A moist soil consists of 10 ft of sand resting on bedrock, with the groundwater table 4 ft below the surface. The unit weight of the saturated soil is 130 lbf/ft3, and the moist soil has a unit weight of 125 lbf/ft3. The earth pressure coefficient for both the saturated and moist soil is 0.40. What is most nearly the total vertical stress at a depth of 10 ft? The given answer is 1280 lbf/ft^2 but i get 1654 lbf/ft^2.

Here is how I am solving this:

Total Vertiical Stress = Effective STress + Pore Water Pressure

PORE water pressure = 6 * 62.4 = 374.4

Effective Stress: 125 (4) + 130( 6) = 1280

total vertiiclal stress: 374+ 1280 = 1654 lbf/ft^2

Not sure how the solution gives 1280 lbf/ft^2

let me know what I am doing wrong.

Typical problem where more information is given than what is necessary to solve it.

You have 4 feet of moist soil sitting on top of 6 feet of saturated soil. The total vertical stress (not effective) at the bottom of the layer is the sum of the two vertical stresses above and below the water table:

125 x 4 = 500

130 x 6 = 780

Total = 1280

given this probelm, isnt there also pore pressure on the 6 ft of saturated soil coz there is water present? maybe i am not reading the problem correcty.. have I drawn the chart below correctly?

___________________

125 unit weight

_________V________4 ft (groundwater)

130 unit weight

__________________ 10

bedrock

The question asked for total pressure and not for effective pressure. The water water pressure is not considered in this case so the answer is 1280.

Share this post


Link to post
Share on other sites
A moist soil consists of 10 ft of sand resting on bedrock, with the groundwater table 4 ft below the surface. The unit weight of the saturated soil is 130 lbf/ft3, and the moist soil has a unit weight of 125 lbf/ft3. The earth pressure coefficient for both the saturated and moist soil is 0.40. What is most nearly the total vertical stress at a depth of 10 ft? The given answer is 1280 lbf/ft^2 but i get 1654 lbf/ft^2.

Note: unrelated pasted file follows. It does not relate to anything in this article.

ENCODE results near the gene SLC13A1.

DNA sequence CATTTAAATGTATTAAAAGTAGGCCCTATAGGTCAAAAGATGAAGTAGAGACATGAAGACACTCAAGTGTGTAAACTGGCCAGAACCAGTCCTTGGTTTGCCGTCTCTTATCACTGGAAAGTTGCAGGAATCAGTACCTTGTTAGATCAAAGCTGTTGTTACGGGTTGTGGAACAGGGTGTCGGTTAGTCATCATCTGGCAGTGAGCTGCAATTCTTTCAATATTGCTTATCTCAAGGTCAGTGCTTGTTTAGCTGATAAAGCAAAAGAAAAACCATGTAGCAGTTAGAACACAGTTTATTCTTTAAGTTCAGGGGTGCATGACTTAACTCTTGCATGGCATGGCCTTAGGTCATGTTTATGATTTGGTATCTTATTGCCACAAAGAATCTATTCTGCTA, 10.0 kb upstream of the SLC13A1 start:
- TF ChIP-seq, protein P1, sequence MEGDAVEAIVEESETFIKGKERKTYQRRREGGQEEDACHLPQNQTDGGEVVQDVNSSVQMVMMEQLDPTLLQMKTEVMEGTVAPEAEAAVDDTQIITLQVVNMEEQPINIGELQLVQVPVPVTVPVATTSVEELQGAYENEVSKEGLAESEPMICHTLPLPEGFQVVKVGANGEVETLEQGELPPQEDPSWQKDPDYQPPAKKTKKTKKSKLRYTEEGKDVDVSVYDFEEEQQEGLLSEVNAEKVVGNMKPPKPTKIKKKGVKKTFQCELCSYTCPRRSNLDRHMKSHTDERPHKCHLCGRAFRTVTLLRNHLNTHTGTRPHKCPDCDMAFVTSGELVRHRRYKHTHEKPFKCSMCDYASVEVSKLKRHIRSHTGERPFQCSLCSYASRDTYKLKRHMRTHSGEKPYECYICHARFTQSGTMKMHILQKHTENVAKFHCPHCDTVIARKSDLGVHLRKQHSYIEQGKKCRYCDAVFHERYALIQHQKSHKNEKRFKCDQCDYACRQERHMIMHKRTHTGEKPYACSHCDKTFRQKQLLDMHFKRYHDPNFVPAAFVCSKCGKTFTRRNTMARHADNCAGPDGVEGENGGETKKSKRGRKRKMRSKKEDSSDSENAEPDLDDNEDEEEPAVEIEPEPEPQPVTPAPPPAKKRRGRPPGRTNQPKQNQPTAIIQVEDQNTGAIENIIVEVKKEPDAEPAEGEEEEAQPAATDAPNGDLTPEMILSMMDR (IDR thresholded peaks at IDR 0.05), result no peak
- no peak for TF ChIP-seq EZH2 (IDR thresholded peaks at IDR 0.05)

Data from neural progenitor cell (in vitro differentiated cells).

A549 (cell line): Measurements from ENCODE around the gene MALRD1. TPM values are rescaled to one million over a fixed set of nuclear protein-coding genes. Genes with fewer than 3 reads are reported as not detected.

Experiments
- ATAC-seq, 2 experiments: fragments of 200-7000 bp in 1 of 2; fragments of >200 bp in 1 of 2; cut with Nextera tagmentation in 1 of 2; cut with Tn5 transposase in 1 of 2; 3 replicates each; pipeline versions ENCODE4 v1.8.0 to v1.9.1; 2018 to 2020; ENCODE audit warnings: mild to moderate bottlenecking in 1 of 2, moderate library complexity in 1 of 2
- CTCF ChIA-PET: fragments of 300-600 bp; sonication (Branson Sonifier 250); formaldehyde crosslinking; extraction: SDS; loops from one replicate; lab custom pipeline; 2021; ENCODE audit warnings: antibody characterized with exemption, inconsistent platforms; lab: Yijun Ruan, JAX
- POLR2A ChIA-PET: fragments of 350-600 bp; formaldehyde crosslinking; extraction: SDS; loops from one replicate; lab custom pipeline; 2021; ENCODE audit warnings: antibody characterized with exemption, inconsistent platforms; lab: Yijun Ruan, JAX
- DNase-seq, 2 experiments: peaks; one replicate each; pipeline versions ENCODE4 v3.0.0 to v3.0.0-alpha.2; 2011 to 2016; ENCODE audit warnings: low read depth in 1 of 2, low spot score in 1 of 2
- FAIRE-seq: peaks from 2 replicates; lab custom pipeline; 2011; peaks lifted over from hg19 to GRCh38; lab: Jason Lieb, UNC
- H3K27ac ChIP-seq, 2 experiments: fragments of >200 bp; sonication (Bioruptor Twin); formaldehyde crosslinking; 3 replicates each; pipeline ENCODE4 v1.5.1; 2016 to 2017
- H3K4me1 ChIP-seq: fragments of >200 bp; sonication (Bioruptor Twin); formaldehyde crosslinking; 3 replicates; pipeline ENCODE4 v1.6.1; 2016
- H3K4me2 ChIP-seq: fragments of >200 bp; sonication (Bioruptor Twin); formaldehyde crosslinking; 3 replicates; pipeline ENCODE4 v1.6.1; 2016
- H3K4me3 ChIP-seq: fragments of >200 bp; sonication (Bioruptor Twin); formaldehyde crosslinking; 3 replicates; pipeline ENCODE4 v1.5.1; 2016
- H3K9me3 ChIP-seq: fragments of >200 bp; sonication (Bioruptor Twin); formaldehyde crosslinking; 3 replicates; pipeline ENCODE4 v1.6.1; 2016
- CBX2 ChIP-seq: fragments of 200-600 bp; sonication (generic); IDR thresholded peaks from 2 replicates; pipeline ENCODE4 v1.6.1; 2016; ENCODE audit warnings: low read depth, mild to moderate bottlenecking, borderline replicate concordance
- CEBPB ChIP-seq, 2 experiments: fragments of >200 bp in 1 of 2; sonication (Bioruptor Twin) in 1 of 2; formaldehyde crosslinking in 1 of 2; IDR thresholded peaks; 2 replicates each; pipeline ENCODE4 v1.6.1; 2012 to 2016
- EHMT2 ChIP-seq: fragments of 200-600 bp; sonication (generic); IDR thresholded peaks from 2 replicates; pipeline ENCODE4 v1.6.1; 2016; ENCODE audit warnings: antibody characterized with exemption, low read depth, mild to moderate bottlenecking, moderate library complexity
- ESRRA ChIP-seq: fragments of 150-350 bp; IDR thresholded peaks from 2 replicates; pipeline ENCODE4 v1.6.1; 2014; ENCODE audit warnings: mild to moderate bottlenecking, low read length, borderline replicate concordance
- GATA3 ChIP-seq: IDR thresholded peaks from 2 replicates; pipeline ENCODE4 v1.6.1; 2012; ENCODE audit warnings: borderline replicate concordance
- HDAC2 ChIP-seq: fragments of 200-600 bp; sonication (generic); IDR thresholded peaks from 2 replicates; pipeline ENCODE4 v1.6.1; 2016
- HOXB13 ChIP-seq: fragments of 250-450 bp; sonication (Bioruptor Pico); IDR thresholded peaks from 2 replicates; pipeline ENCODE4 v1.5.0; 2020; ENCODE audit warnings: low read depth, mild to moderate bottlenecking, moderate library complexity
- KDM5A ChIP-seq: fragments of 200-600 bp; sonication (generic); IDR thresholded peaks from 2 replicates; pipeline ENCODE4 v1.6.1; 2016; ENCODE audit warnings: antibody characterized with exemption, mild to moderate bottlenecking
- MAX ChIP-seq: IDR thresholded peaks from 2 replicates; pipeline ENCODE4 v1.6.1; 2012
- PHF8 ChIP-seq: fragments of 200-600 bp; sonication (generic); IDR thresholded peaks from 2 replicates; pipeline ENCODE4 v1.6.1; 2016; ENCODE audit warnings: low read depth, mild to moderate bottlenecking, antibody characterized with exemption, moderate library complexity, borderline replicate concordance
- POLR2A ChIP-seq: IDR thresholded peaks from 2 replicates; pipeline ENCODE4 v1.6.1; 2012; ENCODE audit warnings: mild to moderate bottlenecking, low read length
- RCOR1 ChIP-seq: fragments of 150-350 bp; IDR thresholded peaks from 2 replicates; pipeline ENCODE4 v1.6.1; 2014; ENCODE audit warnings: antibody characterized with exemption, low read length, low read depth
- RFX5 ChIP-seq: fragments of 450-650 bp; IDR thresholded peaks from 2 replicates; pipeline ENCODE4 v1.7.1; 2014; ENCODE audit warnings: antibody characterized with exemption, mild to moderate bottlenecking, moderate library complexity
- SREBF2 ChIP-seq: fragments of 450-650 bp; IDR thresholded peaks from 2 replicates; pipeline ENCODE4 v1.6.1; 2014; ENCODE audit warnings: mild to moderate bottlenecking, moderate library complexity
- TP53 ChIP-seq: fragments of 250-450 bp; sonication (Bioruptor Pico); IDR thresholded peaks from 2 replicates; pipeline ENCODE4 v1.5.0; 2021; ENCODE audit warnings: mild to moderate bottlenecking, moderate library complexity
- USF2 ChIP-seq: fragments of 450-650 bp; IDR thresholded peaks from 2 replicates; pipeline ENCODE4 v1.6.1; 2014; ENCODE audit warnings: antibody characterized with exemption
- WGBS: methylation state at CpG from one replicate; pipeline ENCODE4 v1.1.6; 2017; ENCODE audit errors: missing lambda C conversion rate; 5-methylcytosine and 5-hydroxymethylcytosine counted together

Here is how I am solving this:

Total Vertiical Stress = Effective STress + Pore Water Pressure

PORE water pressure = 6 * 62.4 = 374.4

Effective Stress: 125 (4) + 130( 6) = 1280

total vertiiclal stress: 374+ 1280 = 1654 lbf/ft^2

Not sure how the solution gives 1280 lbf/ft^2

let me know what I am doing wrong.

Typical problem where more information is given than what is necessary to solve it.

You have 4 feet of moist soil sitting on top of 6 feet of saturated soil. The total vertical stress (not effective) at the bottom of the layer is the sum of the two vertical stresses above and below the water table:

125 x 4 = 500

130 x 6 = 780

Total = 1280

given this probelm, isnt there also pore pressure on the 6 ft of saturated soil coz there is water present? maybe i am not reading the problem correcty.. have I drawn the chart below correctly?

___________________

125 unit weight

_________V________4 ft (groundwater)

130 unit weight

__________________ 10

bedrock

The question asked for total pressure and not for effective pressure. The water water pressure is not considered in this case so the answer is 1280.

130 #/cubicft is the weight of saturated soil. That includes the water weight.

Share this post


Link to post
Share on other sites

Create an account or sign in to comment

You need to be a member in order to leave a comment

Create an account

Sign up for a new account in our community. It's easy!


Register a new account

Sign in

Already have an account? Sign in here.


Sign In Now
Sign in to follow this  
Followers 0